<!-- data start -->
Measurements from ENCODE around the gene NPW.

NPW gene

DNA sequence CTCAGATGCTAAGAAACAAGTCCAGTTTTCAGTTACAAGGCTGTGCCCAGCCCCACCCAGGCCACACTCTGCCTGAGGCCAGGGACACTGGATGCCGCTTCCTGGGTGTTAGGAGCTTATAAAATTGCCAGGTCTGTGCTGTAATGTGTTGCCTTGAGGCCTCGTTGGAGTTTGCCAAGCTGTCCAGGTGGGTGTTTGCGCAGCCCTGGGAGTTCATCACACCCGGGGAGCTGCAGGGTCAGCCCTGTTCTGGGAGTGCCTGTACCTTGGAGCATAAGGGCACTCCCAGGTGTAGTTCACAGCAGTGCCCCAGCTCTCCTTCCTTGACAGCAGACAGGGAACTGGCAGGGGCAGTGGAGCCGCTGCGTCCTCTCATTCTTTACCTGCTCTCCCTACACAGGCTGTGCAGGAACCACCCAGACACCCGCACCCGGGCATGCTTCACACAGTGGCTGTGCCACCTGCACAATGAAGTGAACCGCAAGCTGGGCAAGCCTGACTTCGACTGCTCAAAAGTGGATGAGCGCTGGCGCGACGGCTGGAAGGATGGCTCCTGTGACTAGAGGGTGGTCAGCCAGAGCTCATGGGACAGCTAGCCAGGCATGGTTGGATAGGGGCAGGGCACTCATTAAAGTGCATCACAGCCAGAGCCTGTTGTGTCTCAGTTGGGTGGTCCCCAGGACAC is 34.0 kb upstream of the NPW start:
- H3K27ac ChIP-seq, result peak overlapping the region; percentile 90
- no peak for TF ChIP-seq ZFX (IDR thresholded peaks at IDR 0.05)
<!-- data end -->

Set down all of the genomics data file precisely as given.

Measurements from ENCODE around the gene NPW.

NPW gene

DNA sequence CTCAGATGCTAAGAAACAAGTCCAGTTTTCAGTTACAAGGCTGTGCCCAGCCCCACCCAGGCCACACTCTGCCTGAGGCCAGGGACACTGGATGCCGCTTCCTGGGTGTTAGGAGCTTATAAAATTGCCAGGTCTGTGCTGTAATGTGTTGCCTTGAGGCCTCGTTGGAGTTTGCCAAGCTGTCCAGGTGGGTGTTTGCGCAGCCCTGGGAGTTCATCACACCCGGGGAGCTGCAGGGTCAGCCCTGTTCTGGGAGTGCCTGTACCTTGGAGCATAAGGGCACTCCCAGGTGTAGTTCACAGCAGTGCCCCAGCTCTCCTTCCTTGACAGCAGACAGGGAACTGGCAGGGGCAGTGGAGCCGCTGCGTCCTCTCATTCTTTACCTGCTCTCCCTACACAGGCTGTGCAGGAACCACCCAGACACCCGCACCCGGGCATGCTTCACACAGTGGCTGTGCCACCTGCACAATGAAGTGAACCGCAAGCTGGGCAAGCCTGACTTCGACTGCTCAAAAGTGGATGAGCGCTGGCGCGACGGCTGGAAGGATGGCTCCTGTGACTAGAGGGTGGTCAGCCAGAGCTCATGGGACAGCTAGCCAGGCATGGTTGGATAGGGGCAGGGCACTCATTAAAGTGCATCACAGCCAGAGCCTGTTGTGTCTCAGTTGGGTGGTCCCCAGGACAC is 34.0 kb upstream of the NPW start:
- H3K27ac ChIP-seq, result peak overlapping the region; percentile 90
- no peak for TF ChIP-seq ZFX (IDR thresholded peaks at IDR 0.05)